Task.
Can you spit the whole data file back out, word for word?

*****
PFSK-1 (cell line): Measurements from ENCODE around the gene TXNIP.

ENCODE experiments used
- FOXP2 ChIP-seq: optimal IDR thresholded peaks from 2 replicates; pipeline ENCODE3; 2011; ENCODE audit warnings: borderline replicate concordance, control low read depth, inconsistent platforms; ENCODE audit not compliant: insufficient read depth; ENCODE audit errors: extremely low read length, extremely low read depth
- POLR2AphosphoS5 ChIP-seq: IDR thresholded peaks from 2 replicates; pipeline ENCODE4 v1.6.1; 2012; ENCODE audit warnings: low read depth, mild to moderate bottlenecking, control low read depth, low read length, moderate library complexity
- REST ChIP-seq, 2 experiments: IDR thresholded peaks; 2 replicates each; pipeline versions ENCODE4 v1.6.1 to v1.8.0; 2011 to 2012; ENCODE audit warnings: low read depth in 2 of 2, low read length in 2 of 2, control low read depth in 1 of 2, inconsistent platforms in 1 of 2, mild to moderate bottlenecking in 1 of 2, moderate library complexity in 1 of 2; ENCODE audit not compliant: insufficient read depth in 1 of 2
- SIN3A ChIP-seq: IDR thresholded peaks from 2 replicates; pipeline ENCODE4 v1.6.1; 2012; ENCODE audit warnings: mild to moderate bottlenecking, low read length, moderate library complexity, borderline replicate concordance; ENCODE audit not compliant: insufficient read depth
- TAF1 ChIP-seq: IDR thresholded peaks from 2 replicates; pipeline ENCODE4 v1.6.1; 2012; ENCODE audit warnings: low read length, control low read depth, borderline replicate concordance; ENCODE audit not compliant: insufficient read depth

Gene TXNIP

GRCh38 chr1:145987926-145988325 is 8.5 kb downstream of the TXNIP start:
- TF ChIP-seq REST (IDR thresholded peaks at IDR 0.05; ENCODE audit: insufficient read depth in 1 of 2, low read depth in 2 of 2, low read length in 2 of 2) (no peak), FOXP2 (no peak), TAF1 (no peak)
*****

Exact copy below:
PFSK-1 (cell line): Measurements from ENCODE around the gene TXNIP.

ENCODE experiments used
- FOXP2 ChIP-seq: optimal IDR thresholded peaks from 2 replicates; pipeline ENCODE3; 2011; ENCODE audit warnings: borderline replicate concordance, control low read depth, inconsistent platforms; ENCODE audit not compliant: insufficient read depth; ENCODE audit errors: extremely low read length, extremely low read depth
- POLR2AphosphoS5 ChIP-seq: IDR thresholded peaks from 2 replicates; pipeline ENCODE4 v1.6.1; 2012; ENCODE audit warnings: low read depth, mild to moderate bottlenecking, control low read depth, low read length, moderate library complexity
- REST ChIP-seq, 2 experiments: IDR thresholded peaks; 2 replicates each; pipeline versions ENCODE4 v1.6.1 to v1.8.0; 2011 to 2012; ENCODE audit warnings: low read depth in 2 of 2, low read length in 2 of 2, control low read depth in 1 of 2, inconsistent platforms in 1 of 2, mild to moderate bottlenecking in 1 of 2, moderate library complexity in 1 of 2; ENCODE audit not compliant: insufficient read depth in 1 of 2
- SIN3A ChIP-seq: IDR thresholded peaks from 2 replicates; pipeline ENCODE4 v1.6.1; 2012; ENCODE audit warnings: mild to moderate bottlenecking, low read length, moderate library complexity, borderline replicate concordance; ENCODE audit not compliant: insufficient read depth
- TAF1 ChIP-seq: IDR thresholded peaks from 2 replicates; pipeline ENCODE4 v1.6.1; 2012; ENCODE audit warnings: low read length, control low read depth, borderline replicate concordance; ENCODE audit not compliant: insufficient read depth

Gene TXNIP

GRCh38 chr1:145987926-145988325 is 8.5 kb downstream of the TXNIP start:
- TF ChIP-seq REST (IDR thresholded peaks at IDR 0.05; ENCODE audit: insufficient read depth in 1 of 2, low read depth in 2 of 2, low read length in 2 of 2) (no peak), FOXP2 (no peak), TAF1 (no peak)